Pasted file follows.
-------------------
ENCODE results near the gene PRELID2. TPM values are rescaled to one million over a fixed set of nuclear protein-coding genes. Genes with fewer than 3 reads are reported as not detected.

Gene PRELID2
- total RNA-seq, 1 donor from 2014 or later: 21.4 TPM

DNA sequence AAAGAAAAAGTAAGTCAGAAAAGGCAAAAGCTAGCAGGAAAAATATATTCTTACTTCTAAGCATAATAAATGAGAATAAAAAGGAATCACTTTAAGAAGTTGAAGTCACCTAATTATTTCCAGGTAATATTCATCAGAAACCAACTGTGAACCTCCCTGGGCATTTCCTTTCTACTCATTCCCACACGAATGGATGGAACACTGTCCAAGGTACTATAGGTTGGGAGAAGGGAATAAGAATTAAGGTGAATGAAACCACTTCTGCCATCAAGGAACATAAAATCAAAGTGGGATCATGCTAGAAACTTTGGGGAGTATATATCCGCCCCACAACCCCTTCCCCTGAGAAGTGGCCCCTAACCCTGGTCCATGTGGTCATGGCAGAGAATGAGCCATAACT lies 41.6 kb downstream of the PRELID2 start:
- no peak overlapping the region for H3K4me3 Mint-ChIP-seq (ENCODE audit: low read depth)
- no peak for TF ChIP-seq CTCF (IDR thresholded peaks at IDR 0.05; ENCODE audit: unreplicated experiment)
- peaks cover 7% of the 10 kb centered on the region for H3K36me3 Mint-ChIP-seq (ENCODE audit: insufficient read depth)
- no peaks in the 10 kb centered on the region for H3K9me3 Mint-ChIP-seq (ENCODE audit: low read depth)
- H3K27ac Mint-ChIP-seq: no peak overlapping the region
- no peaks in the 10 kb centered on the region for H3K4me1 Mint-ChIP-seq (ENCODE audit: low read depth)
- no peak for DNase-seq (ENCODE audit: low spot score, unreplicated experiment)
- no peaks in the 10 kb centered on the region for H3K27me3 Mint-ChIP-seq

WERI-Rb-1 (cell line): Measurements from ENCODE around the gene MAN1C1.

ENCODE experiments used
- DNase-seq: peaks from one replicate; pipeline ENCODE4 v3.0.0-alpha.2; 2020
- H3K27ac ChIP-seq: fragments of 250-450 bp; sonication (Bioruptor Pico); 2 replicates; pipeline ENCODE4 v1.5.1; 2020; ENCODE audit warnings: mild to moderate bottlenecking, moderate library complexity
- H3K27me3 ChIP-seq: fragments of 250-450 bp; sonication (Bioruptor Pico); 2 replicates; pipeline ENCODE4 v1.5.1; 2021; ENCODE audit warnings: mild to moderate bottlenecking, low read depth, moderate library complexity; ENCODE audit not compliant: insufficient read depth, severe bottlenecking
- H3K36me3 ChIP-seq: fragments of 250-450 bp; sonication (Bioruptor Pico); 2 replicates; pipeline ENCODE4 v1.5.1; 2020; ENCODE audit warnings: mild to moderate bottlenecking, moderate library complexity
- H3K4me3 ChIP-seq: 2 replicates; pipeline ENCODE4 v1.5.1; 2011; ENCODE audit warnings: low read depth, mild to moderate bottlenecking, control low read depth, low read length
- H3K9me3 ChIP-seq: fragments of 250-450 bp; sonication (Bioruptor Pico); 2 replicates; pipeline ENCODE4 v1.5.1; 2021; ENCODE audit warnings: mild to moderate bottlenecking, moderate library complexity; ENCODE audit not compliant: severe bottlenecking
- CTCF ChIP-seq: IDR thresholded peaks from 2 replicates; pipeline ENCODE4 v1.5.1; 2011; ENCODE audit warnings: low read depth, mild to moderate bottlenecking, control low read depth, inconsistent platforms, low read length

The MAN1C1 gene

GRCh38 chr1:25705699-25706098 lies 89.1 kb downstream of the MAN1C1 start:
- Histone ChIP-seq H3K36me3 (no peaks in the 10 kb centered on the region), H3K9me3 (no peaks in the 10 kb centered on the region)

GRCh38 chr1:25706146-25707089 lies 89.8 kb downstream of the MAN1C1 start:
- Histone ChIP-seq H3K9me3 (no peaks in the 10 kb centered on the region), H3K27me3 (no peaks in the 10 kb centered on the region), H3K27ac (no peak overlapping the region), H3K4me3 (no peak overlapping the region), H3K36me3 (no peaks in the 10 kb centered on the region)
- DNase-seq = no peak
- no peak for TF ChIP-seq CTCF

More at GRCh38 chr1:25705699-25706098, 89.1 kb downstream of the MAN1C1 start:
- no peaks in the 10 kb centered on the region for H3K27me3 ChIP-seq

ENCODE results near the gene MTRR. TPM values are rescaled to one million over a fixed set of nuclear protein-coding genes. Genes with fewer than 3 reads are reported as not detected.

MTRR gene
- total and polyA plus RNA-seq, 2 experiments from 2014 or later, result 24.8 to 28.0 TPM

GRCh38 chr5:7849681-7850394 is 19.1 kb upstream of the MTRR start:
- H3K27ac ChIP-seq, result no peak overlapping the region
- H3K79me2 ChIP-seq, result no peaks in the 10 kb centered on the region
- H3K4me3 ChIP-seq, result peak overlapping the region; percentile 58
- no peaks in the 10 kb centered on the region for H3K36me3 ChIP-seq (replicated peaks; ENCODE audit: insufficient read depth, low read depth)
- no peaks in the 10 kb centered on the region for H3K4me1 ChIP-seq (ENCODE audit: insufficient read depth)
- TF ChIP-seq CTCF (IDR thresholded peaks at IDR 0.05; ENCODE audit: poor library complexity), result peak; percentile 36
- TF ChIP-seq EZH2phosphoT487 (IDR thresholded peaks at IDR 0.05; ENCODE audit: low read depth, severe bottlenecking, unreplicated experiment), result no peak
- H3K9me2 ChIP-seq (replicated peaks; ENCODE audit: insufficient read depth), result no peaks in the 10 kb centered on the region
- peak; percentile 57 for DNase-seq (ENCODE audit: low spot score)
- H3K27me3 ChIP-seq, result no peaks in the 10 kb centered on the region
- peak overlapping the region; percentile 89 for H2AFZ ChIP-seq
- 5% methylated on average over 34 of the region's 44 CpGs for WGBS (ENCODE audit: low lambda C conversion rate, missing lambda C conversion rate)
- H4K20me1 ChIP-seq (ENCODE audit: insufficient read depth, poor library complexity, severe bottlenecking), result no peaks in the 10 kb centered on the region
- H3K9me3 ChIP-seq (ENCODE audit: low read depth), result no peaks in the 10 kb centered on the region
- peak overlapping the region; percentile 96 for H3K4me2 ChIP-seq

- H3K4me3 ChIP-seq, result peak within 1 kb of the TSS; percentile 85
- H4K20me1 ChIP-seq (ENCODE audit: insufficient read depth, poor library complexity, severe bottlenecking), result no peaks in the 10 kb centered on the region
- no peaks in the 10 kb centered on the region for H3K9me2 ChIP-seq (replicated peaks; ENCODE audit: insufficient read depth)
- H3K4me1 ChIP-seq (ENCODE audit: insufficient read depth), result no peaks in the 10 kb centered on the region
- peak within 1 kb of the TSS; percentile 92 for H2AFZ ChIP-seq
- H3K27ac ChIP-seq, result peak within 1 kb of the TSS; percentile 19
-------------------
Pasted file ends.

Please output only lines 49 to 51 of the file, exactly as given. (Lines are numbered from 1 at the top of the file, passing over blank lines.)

- peak overlapping the region; percentile 96 for H3K4me2 ChIP-seq

- H3K4me3 ChIP-seq, result peak within 1 kb of the TSS; percentile 85
- H4K20me1 ChIP-seq (ENCODE audit: insufficient read depth, poor library complexity, severe bottlenecking), result no peaks in the 10 kb centered on the region